Joseph Mallord William TurnerRumbling Bridge, Perth and Kinross, and the River Devon 1834

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Artwork details

Artist
Title
Rumbling Bridge, Perth and Kinross, and the River Devon
From Stirling and Edinburgh Sketchbook
Turner Bequest CCLXIX
Date 1834
MediumGraphite on paper
Dimensionssupport: 190 x 113 mm
Collection
Tate
Acquisition Accepted by the nation as part of the Turner Bequest 1856
Reference
D26277
Turner Bequest CCLXIX 10
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Catalogue entry

Joseph Mallord William Turner 1775–1851
Folio 10 Recto:
Rumbling Bridge, Perth and Kinross, and the River Devon 1834
D26277
Turner Bequest CCLXIX 10
Pencil on off-white wove paper, 190 x 113 mm
Inscribed in blue ink by John Ruskin ‘10’ top left running vertically and ‘340’ top right running vertically
Stamped in black ‘CCLXIX 10’ top right running vertically
 
Accepted by the nation as part of the Turner Bequest 1856
While many writers have grouped the two sketches on this page among views of the Falls of Clyde in Lanarkshire (folios 1–12; D26259–D26281),1 the sketch at the left of the page, drawn with the book turned to the left, has been identified instead as depicting the Rumbling Bridge over the River Devon in the village of the same name in the district of Perth and Kinross.2 Like Turner’s other two sketches of the bridge (folios 43 and 43 verso; D26339, D26340), this was made from the northern bank of the river just downstream (south) of the bridge. The shadow beneath the lower arch represents the crevice in the rock through which the river flows after tumbling over Devil’s Mill waterfall.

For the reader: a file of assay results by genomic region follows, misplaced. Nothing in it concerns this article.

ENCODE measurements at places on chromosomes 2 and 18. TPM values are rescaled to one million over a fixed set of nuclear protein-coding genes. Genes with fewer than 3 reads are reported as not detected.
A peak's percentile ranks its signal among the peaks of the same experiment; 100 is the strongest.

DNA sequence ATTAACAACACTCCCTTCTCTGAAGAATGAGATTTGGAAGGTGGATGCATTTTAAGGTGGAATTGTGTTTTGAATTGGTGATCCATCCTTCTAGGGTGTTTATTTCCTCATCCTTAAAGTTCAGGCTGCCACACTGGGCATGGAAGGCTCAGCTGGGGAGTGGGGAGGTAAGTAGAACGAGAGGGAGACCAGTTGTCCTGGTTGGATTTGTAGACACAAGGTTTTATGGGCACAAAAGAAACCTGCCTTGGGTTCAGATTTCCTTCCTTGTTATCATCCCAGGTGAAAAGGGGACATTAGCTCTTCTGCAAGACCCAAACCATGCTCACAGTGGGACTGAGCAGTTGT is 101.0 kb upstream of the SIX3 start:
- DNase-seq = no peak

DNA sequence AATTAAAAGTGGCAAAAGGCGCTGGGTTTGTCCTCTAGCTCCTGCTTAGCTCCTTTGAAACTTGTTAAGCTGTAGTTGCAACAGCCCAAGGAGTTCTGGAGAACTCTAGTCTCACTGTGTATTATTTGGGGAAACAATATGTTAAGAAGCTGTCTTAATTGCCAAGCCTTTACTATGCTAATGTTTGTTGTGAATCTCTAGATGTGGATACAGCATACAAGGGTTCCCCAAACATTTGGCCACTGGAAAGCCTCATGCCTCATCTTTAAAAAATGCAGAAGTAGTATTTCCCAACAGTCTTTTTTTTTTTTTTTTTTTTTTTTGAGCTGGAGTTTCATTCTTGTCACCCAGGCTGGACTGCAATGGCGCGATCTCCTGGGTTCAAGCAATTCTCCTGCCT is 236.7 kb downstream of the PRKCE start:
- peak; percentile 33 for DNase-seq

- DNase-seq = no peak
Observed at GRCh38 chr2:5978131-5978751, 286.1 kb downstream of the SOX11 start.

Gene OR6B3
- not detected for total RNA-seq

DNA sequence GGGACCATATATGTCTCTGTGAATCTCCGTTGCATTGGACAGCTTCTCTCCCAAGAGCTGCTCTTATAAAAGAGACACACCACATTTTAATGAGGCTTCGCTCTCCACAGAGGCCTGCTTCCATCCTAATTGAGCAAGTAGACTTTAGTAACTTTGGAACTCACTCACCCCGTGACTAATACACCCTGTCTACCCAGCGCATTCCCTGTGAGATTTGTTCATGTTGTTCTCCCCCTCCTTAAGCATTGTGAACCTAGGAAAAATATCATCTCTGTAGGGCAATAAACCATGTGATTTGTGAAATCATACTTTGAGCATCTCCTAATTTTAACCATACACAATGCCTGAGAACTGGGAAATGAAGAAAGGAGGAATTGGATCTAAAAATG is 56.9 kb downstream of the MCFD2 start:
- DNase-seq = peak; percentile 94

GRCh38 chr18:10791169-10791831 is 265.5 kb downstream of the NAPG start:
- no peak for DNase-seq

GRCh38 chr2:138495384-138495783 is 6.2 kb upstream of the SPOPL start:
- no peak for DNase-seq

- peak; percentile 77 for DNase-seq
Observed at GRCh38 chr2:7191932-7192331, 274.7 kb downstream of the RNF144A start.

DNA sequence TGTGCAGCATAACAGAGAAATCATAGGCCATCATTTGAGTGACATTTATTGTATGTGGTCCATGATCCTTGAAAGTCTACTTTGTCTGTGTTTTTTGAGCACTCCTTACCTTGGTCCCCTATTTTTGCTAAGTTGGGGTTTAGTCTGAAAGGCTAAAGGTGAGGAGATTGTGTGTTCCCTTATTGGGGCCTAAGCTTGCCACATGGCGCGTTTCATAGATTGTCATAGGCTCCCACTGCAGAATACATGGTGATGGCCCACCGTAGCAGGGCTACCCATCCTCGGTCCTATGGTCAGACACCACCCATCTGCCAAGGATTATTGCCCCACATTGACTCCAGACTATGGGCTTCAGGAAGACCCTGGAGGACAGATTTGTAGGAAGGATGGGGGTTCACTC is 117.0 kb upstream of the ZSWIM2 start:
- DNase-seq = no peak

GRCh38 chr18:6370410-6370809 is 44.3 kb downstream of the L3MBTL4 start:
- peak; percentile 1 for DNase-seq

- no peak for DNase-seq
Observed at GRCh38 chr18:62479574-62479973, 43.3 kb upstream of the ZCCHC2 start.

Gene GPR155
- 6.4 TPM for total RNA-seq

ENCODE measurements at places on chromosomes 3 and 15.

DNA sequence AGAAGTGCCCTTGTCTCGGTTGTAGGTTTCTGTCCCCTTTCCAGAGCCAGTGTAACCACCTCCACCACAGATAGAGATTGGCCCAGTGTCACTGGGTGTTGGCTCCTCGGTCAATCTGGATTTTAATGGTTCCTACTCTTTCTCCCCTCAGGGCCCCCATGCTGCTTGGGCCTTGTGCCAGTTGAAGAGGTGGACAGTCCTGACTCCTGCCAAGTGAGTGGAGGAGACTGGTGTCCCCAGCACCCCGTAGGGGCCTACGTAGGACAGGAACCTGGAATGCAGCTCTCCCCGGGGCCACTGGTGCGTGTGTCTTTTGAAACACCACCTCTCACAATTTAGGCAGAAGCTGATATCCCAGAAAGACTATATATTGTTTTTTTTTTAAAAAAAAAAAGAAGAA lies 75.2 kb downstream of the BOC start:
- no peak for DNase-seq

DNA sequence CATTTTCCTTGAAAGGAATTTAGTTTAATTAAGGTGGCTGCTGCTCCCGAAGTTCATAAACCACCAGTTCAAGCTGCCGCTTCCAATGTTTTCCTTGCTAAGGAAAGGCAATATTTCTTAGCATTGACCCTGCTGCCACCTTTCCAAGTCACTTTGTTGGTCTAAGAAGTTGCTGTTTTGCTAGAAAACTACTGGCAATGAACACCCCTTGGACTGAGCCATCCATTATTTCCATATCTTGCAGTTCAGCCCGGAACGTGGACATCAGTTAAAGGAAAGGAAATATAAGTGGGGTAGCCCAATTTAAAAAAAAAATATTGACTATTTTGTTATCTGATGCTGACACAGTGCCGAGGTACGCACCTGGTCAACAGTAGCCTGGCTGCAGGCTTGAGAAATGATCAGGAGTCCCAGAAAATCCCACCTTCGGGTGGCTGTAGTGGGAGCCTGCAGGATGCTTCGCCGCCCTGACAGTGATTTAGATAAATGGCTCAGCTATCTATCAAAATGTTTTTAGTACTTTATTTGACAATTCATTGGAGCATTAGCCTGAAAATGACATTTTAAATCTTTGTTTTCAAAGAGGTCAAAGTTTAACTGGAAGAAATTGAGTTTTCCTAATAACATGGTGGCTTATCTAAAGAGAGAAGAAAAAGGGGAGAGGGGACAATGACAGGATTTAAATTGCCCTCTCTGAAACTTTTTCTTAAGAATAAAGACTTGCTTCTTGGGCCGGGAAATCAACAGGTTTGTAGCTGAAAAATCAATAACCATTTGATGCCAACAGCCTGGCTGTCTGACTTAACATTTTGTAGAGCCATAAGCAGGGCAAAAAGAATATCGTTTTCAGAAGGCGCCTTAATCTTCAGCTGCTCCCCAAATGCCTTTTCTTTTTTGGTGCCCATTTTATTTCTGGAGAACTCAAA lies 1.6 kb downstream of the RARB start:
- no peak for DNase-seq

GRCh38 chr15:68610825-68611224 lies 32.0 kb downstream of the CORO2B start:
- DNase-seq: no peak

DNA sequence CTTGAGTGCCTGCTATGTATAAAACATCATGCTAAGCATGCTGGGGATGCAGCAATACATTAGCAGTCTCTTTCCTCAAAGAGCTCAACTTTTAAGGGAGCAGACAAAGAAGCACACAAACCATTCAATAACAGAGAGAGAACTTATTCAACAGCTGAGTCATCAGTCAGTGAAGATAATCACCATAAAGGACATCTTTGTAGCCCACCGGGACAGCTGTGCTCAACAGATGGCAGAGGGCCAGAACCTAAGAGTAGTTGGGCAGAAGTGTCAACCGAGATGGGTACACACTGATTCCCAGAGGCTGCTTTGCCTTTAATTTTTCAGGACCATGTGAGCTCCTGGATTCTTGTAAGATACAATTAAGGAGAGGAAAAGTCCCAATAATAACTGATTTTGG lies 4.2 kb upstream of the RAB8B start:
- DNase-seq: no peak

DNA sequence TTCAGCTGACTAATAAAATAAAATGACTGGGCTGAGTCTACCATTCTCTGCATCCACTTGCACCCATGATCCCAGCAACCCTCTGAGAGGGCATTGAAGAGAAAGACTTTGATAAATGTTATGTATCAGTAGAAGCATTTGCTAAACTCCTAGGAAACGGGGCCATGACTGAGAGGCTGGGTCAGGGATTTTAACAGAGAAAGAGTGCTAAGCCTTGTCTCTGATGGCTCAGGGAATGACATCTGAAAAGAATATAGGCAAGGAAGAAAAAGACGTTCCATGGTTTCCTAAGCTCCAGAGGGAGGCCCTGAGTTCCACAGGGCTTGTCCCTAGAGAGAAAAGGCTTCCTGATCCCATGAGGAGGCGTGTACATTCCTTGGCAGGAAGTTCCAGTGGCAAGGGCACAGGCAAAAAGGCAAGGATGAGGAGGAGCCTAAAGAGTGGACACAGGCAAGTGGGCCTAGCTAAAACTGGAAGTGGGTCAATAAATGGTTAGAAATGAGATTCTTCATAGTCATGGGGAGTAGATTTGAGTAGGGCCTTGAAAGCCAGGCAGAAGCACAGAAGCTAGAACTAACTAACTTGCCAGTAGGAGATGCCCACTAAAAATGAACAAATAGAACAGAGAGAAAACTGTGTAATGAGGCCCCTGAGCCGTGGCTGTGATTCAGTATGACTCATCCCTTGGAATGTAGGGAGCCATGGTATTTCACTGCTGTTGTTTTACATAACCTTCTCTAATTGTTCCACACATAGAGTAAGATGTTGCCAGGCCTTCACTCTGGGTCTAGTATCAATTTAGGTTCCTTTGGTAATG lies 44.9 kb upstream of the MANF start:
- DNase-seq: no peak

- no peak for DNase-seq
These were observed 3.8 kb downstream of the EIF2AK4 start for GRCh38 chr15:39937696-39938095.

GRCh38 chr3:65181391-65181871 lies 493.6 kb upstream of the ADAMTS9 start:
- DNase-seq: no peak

The sketch on the right side of the page, drawn with the book back in the landscape format, depicts a river and perhaps a small waterfall or rapids as seen from a high river bank. While this subject fits well with the Falls of Clyde group, the fact that it is drawn at the edge of the page, with hardly enough room for such a view, suggests that it is unlikely to have been drawn before the Rumbling Bridge, which Turner visited after his trip to Lanarkshire; see Tour of Scotland for Scott’s Poetical Works 1834 Tour Introduction.
A more likely possibility therefore is the River Devon, and the view downstream towards Cauldron Linn from the same vantage point as the Rumbling Bridge sketch. Folio 43 also carries a sketch of a river than is likely to be the Devon.3

Thomas Ardill
October 2010

1
Butlin, Wilton and Gage 1974, p.126 under no.451; Milner 1990, p.68.
2
Wallace-Hadrill and Carolan 1990, vol.10 no.1, p.12; Wallace-Hadrill and Carolan 1990, vol.10 no.2, p.30.
3
Wallace-Hadrill and Carolan 1990, vol.10 no.2, p.30.

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